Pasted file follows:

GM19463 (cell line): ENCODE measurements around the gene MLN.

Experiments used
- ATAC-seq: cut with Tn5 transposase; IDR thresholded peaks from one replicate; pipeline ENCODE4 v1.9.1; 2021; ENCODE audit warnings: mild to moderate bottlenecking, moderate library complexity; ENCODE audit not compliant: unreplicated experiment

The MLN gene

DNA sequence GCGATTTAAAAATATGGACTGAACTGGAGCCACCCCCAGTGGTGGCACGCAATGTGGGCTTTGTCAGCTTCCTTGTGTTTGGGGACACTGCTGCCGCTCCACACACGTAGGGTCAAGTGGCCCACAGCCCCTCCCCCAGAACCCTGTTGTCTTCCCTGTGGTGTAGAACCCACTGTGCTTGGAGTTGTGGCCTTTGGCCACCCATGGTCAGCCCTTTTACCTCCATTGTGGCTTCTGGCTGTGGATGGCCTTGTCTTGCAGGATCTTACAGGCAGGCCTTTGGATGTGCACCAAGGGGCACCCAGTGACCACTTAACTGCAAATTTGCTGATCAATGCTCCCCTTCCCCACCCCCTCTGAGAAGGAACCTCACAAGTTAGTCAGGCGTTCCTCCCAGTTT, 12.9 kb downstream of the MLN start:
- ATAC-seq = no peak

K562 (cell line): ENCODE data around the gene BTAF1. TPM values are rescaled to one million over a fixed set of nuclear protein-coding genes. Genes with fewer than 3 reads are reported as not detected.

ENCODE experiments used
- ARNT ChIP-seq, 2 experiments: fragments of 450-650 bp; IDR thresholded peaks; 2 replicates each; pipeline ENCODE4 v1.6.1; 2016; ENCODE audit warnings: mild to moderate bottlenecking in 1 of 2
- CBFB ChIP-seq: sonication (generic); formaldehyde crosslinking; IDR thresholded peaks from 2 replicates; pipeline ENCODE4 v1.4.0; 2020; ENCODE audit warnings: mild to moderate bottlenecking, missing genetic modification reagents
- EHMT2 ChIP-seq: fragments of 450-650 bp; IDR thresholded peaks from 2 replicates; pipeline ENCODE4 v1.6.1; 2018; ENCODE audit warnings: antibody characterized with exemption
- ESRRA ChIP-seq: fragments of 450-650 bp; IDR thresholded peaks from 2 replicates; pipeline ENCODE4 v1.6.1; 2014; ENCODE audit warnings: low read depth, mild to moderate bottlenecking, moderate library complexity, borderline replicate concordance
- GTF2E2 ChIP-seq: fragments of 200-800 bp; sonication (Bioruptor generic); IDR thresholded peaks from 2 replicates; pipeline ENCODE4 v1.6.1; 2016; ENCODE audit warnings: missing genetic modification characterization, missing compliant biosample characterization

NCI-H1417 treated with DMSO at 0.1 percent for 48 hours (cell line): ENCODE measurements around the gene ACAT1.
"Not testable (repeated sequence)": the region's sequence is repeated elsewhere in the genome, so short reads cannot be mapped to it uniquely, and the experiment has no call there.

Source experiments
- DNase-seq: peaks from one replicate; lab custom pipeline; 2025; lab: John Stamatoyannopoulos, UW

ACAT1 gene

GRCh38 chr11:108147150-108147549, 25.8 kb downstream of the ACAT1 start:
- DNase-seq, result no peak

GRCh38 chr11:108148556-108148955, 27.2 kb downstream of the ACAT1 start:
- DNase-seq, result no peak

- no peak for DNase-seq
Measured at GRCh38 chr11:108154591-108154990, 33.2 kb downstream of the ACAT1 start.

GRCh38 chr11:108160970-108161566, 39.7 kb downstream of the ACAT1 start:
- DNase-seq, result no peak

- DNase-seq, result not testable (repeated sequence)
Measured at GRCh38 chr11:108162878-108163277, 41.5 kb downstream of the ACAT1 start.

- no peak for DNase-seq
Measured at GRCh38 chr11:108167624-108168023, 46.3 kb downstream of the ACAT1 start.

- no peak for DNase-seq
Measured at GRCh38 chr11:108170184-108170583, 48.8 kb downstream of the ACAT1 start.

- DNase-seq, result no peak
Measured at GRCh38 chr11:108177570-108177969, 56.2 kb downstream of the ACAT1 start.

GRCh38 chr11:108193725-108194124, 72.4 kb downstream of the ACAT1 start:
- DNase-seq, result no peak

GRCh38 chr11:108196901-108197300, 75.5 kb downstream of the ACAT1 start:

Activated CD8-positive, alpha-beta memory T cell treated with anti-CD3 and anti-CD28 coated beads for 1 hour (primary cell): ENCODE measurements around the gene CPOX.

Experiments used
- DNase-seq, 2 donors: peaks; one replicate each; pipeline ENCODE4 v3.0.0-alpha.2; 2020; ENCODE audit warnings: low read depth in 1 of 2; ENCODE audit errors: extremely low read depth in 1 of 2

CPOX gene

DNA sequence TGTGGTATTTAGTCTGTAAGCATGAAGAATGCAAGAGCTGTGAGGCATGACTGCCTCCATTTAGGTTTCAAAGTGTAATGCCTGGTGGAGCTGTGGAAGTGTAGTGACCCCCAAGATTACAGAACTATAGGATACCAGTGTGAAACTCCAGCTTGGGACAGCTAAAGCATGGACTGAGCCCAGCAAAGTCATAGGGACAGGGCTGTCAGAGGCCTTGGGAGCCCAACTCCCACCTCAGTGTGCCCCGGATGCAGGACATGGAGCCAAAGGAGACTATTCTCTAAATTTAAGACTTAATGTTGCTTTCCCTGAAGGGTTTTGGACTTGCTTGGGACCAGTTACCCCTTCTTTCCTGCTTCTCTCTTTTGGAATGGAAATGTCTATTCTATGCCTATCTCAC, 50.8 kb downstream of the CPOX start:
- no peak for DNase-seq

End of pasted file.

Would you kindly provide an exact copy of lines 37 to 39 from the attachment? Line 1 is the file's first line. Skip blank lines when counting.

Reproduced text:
GRCh38 chr11:108196901-108197300, 75.5 kb downstream of the ACAT1 start:

Activated CD8-positive, alpha-beta memory T cell treated with anti-CD3 and anti-CD28 coated beads for 1 hour (primary cell): ENCODE measurements around the gene CPOX.

Experiments used